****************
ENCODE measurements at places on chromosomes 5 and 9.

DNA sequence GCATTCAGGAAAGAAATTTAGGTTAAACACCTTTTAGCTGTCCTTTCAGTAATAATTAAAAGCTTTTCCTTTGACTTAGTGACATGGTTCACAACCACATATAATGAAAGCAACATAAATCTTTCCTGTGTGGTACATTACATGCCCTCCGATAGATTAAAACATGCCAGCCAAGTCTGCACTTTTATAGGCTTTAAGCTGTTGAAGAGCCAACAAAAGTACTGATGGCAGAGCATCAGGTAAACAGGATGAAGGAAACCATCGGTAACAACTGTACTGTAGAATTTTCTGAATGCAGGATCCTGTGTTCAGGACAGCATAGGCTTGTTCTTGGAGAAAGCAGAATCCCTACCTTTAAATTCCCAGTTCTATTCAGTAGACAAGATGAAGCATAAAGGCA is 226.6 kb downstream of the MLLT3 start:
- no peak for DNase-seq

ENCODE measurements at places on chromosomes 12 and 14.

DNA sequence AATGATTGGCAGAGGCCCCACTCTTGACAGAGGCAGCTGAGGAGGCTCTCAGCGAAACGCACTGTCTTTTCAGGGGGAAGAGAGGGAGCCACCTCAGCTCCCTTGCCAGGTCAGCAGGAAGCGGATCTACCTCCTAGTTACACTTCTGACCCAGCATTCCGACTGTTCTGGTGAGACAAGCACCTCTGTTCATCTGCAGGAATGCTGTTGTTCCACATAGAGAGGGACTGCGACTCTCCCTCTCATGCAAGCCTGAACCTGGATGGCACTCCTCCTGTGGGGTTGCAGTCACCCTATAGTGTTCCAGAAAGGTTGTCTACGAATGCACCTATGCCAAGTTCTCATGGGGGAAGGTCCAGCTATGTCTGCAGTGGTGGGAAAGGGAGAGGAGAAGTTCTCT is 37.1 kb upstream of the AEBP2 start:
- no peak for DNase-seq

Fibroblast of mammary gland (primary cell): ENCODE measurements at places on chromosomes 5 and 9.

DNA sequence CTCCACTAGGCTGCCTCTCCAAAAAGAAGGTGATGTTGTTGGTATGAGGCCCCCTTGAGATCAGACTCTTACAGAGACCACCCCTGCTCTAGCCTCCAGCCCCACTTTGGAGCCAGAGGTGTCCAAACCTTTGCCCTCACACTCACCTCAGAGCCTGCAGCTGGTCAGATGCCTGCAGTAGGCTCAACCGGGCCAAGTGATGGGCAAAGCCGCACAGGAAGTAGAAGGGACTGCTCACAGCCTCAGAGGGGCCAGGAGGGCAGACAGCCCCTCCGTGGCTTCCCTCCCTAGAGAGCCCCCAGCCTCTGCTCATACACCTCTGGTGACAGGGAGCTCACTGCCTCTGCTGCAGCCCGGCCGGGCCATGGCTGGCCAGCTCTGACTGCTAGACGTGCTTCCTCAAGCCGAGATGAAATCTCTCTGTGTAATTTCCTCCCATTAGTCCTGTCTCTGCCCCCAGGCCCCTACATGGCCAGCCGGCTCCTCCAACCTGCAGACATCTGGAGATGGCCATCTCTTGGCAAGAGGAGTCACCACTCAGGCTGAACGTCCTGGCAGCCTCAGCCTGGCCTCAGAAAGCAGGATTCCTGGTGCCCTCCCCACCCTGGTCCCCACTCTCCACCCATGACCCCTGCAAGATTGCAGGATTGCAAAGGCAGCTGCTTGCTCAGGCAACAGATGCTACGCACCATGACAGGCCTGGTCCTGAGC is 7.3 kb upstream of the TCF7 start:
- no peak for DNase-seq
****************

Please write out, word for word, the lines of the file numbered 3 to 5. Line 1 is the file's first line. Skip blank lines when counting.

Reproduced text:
- no peak for DNase-seq

ENCODE measurements at places on chromosomes 12 and 14.

DNA sequence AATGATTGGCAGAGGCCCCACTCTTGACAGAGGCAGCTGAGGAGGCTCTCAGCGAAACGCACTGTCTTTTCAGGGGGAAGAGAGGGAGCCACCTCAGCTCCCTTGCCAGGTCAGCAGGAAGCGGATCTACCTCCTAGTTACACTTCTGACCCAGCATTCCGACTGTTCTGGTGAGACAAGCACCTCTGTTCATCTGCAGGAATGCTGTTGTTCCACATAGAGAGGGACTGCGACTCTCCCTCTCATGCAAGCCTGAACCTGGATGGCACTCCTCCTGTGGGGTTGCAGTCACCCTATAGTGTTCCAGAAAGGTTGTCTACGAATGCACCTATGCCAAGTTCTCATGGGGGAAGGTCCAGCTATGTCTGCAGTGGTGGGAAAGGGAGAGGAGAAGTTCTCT is 37.1 kb upstream of the AEBP2 start: